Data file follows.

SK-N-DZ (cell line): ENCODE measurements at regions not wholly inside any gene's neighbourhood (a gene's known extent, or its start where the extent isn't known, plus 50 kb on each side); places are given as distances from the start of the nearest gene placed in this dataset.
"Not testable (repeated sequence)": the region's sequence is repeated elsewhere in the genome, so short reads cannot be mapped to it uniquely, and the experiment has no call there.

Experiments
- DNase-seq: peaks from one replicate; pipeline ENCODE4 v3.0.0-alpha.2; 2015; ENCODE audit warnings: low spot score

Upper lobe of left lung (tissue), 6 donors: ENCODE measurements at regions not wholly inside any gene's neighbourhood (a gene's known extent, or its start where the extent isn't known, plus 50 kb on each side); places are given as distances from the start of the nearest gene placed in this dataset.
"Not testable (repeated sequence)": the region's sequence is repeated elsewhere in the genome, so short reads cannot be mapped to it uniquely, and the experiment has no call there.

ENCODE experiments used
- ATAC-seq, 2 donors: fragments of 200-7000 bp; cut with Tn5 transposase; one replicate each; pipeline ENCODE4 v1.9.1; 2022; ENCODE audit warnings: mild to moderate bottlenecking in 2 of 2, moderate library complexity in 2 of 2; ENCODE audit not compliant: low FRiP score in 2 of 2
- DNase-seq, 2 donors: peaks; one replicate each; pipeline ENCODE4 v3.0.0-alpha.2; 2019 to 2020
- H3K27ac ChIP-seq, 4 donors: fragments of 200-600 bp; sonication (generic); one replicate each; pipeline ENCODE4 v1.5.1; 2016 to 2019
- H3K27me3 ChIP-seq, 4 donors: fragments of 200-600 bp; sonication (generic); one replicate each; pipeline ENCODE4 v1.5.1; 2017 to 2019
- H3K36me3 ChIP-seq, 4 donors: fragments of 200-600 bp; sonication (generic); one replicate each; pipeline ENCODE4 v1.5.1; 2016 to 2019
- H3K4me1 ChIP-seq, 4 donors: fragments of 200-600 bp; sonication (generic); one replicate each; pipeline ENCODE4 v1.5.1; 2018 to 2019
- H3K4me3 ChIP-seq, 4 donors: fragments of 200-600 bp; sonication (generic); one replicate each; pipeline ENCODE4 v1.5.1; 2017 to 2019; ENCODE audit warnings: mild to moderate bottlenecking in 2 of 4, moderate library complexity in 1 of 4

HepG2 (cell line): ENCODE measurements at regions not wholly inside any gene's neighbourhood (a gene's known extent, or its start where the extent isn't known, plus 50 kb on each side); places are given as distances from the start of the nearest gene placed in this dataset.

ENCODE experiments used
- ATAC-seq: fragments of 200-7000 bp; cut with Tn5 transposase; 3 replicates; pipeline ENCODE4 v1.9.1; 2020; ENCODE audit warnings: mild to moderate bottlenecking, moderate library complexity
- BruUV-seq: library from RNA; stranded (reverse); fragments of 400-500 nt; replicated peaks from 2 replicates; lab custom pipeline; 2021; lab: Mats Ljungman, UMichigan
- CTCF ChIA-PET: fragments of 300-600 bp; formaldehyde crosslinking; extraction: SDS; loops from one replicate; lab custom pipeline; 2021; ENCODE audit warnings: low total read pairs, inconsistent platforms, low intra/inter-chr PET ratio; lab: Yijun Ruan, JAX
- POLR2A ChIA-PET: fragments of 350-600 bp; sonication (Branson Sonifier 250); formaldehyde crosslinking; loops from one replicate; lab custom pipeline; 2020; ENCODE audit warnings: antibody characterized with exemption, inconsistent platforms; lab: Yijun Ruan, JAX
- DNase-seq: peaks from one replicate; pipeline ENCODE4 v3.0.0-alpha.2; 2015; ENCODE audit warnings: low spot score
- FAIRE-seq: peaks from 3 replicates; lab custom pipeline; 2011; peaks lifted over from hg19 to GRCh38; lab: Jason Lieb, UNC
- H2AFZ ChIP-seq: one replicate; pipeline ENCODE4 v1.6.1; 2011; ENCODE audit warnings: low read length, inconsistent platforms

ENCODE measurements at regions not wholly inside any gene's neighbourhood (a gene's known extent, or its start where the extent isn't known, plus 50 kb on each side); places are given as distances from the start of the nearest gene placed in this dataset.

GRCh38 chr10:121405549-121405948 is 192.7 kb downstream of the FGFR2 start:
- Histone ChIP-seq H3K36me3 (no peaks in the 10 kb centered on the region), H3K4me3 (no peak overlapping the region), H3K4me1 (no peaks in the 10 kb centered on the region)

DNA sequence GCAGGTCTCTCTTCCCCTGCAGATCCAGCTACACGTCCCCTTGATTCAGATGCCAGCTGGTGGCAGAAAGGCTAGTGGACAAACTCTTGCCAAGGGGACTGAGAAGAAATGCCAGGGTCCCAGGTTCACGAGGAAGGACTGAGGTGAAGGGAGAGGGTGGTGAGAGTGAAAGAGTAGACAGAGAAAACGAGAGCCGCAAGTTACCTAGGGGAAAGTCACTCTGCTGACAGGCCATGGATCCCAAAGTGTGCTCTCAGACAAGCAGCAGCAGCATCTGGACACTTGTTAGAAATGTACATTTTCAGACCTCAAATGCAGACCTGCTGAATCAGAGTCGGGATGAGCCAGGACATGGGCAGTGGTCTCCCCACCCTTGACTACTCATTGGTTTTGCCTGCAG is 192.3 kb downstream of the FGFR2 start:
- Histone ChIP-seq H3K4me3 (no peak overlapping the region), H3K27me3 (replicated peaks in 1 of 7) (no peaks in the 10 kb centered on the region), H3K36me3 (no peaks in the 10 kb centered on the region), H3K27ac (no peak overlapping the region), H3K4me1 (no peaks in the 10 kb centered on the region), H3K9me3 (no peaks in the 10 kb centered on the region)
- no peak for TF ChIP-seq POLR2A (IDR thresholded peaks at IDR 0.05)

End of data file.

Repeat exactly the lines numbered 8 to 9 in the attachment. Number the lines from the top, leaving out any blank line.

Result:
- ATAC-seq, 2 donors: fragments of 200-7000 bp; cut with Tn5 transposase; one replicate each; pipeline ENCODE4 v1.9.1; 2022; ENCODE audit warnings: mild to moderate bottlenecking in 2 of 2, moderate library complexity in 2 of 2; ENCODE audit not compliant: low FRiP score in 2 of 2
- DNase-seq, 2 donors: peaks; one replicate each; pipeline ENCODE4 v3.0.0-alpha.2; 2019 to 2020